Barder Rod Co the ‘Bernard Venables’ landing net.

Made in 1996, this superb net has a 2-piece 7' Tonkin bamboo handle. It is in exceptional condition.


Is this perhaps the ultimate all-round landing net? Do you know, I think it might be. Even the most evangelical bamboo and wood fanatic probably suspects that a lightweight modern net with a micromesh makes landing fish easier than anything made from ash, metal and Tonkin bamboo.

I used to harbour such doubts myself, so I went back to using modern nets for all sorts of fishing, from pike to carp to tench and all sorts in between. I was annoyed by the flimsy frames of these nets, their excessively flexible handles made me nervous and their fine, sometimes rubberised meshes were desperately hard to sweep smartly through the water. I gave up on them and reverted to using proper nets.

My two nets, one a Venables, the other a Yates, have really strong, rigid Tonkin bamboo handles. Their white ash frames are solid and firm and their knotless, open meshes allow them to pass relatively easily through the water. In my opinion, which is by no means incontestable, they are better. Best, even.

This one was made in 1996. It has an impregnated frame made from white ash. The knotless 1″ mesh has seams front and back only, not in the bottom, so it can expand to accommodate summat really big if you get lucky, without folding the poor thing in half. The sturdy Tonkin bamboo handle is light and extremely strong. It’s 7′ long and in two pieces so you can put it in the boot of the Riley without any trouble.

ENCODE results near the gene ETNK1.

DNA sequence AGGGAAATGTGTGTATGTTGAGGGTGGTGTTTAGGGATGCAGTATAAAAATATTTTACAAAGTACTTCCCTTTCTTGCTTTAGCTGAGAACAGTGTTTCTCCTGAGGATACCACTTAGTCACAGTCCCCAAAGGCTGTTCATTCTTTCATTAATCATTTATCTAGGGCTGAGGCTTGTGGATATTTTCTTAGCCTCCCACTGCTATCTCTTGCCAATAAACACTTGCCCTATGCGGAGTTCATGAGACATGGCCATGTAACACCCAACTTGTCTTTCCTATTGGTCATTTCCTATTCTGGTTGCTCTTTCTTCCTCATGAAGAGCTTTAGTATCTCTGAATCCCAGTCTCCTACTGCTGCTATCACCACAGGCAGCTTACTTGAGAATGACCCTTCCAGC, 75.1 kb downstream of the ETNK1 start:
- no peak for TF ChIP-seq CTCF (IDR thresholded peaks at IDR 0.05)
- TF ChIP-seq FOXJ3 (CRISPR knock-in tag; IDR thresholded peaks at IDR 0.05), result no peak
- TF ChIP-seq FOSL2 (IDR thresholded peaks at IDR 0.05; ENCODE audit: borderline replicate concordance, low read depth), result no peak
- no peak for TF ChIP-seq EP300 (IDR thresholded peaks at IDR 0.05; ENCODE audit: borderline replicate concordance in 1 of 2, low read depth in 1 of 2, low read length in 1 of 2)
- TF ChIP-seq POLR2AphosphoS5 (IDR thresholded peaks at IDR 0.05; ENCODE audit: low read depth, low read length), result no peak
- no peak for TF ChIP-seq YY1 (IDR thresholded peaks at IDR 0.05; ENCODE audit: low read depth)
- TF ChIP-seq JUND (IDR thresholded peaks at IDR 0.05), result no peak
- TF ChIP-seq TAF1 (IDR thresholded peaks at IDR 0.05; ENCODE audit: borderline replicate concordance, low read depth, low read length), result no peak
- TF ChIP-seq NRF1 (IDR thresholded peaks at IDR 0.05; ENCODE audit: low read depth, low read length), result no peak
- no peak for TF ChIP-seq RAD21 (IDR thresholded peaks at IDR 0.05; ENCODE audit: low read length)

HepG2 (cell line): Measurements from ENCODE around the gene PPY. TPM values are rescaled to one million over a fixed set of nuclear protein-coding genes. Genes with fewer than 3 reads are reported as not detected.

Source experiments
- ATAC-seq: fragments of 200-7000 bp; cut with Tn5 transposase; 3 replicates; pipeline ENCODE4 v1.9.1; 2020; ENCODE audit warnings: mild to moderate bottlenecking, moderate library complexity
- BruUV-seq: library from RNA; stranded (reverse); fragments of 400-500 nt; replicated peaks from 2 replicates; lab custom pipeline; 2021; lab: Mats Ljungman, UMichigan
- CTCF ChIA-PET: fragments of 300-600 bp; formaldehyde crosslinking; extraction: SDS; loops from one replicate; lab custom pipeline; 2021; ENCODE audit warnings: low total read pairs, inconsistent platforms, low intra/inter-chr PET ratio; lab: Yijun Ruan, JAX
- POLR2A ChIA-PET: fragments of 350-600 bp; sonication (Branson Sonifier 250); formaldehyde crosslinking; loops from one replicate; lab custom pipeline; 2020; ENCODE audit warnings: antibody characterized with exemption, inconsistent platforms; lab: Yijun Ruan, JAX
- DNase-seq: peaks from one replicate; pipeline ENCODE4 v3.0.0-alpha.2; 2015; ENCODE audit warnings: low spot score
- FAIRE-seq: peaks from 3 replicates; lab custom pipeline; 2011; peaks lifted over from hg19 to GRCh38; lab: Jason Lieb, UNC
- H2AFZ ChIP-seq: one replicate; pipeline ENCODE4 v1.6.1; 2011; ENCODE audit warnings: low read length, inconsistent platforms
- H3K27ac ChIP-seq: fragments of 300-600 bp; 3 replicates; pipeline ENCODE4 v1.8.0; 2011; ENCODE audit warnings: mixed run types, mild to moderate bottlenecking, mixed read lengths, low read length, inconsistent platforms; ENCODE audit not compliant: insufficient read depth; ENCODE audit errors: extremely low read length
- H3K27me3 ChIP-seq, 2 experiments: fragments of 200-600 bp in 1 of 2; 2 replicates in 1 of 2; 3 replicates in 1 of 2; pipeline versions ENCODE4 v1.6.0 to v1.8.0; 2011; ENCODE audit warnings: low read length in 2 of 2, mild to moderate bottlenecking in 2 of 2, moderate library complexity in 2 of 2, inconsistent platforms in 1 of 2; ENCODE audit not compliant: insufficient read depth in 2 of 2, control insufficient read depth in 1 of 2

And here’s another thing. In spite of the brass handle fittings and naval bronze block, it floats! When you and your fish (for it will be yours) are becoming mutually fatigued after your protracted differences of opinion, you can lay the net in the water in front of you to rest your netting arm and deploy your final winning strategy without handicap.

The mesh is 36″ deep. The pear-shaped frame has a 6′ circumference, measuring 26″ front-to-back and 21″ side-to-side.

It is in absolutely fantastic condition, really like new, and as you can see from the accompanying pictures (with informative captions) it is the most fabulous looking thing. We don’t make nets any more but when we did, they were the best thing since landing nets were invented. I think they still are.